A new Scientific American (SA) article special issue highlights the 12 recommendations of an Institute of Medicine (IOM) report, Promoting Cardiovascular Health in the Developing World: A Critical Challenge to Achieve Global Health, published in 2010.
DCP3 series editor and Project Director Dr. Rachel Nugent was a member of the committee that prepared the report and expounds on recommendation 9 in the special issue. In her commentary, Dr. Nugent and her co-author, Celina Gorre, suggest that case studies in select countries could lead to more detailed and useful analyses for decision makers in low- and middle-income countries, and urge countries to define resource needs by using the most up-to-date data about in-country capacity.
Promoting Cardiovascular Health in the Developing World was edited by Valentin Fuster, Jagat Narula, Rajesh Vedanthan, and Bridget B. Kelly.
About the IOM Committee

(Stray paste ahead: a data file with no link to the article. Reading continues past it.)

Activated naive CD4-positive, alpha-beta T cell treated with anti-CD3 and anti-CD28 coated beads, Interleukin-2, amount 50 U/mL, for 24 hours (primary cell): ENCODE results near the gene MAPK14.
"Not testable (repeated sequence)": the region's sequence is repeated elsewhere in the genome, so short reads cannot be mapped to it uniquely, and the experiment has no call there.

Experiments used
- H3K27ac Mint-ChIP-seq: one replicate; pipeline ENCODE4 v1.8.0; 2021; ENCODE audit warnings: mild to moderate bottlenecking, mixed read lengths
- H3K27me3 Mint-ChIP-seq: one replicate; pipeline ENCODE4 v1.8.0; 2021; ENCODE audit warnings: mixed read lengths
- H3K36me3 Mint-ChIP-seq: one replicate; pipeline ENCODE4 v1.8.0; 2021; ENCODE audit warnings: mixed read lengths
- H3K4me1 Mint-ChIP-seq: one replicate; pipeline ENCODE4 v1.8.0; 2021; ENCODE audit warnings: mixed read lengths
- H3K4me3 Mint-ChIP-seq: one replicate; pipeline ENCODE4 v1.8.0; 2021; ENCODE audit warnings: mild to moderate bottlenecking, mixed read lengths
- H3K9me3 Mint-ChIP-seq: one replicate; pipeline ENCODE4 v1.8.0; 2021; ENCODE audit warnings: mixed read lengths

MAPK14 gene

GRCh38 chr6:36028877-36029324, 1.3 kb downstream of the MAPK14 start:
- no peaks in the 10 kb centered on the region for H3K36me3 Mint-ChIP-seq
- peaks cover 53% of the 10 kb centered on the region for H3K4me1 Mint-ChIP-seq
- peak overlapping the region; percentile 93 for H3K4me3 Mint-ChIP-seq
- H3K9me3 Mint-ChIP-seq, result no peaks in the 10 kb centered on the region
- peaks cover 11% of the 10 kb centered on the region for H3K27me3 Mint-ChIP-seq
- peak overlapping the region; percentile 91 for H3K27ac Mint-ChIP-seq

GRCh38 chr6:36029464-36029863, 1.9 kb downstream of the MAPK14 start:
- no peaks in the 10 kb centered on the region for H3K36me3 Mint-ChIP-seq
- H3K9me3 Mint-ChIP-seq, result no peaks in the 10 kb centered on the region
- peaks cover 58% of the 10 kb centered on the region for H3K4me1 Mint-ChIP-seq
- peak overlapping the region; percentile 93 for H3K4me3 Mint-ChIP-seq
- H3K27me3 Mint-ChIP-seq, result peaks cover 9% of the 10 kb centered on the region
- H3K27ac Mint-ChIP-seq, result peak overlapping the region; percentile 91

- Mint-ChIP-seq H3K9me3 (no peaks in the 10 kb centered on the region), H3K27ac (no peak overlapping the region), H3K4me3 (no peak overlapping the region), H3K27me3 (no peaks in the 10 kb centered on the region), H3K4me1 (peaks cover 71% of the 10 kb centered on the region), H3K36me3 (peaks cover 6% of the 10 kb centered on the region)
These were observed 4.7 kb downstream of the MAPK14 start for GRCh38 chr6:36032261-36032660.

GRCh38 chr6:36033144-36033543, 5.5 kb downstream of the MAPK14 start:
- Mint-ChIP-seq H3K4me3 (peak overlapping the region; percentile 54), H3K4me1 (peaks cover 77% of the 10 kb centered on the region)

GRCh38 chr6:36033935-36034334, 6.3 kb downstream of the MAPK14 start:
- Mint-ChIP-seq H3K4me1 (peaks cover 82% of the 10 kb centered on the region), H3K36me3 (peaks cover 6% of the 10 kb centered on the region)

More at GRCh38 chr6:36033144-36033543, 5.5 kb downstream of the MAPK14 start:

Cardiovascular disease and related non-communicable diseases were once considered a problem that only wealthy, industrialized nations faced. Together, they now rank as the leading cause of death across the globe. The vast majority of those deaths—more than 80 percent—occur in low- and middle-income countries. To address this massive global health problem, the U.S. Institute of Medicine formed a committee to create a set of tangible recommendations that would catalyze and focus action. In this special issue, Promoting Cardiovascular Health Worldwide, some of the world's foremost authorities on cardiovascular disease elaborate on the Institute of Medicine's 12 recommendations. The 12 feature articles provide concrete examples of programs that are working effectively on the ground, reflect on global progress made—and define a way forward.